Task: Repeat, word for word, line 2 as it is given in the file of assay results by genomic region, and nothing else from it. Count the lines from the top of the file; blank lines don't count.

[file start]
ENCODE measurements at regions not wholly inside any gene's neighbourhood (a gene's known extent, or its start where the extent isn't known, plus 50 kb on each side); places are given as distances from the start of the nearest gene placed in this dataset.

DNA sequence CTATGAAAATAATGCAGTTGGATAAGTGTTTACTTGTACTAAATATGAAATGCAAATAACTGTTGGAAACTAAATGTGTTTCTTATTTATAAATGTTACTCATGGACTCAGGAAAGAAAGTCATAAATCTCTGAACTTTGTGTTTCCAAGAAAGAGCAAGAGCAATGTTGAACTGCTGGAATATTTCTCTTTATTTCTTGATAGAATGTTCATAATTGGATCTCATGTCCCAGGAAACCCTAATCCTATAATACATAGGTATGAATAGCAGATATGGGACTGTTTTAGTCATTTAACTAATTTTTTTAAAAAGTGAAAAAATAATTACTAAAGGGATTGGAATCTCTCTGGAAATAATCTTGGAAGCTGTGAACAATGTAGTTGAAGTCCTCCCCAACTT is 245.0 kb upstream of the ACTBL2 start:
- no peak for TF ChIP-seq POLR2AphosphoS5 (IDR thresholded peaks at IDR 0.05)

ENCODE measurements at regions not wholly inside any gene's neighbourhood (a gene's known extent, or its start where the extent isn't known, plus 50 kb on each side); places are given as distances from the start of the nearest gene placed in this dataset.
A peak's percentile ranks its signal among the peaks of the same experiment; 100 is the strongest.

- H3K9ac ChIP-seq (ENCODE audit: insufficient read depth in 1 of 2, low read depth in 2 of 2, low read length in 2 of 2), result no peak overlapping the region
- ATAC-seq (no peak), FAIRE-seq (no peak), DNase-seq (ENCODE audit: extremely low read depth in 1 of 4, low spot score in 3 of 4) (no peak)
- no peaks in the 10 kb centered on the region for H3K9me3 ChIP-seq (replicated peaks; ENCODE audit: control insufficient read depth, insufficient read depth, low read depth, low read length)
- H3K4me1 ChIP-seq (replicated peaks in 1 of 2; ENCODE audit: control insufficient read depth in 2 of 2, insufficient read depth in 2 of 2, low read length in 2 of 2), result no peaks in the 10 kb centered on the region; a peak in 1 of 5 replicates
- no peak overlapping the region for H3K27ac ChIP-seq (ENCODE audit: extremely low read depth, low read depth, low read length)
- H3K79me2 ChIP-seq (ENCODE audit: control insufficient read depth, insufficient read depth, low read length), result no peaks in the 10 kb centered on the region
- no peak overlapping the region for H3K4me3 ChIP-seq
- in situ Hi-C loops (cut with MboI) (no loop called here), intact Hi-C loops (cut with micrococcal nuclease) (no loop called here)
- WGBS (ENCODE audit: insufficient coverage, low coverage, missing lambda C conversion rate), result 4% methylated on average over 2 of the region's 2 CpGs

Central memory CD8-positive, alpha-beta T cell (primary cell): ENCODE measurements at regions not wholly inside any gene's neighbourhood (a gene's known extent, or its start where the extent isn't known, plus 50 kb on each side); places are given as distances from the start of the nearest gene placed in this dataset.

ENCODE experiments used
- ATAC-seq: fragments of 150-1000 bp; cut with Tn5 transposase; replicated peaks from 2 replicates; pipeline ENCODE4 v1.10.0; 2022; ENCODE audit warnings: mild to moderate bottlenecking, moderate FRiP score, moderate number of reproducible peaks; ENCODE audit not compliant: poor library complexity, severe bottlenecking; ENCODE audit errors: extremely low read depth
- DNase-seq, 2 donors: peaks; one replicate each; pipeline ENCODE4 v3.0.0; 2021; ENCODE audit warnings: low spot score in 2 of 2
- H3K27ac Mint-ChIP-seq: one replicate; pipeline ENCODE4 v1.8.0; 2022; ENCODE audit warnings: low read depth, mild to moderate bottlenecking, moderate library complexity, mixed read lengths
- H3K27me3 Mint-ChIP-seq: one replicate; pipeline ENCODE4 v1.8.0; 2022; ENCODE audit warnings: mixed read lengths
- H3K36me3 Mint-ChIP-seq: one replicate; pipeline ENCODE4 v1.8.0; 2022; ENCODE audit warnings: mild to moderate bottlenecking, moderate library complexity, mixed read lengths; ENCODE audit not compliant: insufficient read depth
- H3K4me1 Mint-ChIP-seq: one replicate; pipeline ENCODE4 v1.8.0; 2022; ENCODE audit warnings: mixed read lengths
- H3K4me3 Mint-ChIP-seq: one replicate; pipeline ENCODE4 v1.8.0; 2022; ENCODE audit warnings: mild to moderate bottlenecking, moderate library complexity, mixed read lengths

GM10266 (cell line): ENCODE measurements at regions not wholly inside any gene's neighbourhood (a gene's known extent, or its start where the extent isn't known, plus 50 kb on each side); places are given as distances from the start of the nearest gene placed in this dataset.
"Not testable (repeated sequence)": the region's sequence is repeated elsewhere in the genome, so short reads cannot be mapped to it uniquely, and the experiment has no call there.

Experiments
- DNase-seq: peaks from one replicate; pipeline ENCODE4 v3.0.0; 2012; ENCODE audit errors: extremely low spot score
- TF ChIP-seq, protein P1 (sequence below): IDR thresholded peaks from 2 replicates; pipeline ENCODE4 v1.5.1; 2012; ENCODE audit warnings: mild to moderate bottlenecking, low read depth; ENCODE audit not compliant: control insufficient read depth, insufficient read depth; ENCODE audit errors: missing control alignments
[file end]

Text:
DNA sequence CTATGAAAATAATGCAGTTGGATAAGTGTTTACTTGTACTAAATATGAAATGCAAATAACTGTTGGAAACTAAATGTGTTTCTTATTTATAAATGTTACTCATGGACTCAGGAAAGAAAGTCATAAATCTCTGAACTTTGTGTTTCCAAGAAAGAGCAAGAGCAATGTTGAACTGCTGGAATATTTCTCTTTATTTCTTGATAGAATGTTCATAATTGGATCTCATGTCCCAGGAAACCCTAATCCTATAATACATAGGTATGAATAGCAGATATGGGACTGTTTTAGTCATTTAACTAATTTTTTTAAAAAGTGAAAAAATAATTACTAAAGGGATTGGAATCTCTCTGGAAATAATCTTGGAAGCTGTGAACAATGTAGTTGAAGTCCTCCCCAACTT is 245.0 kb upstream of the ACTBL2 start: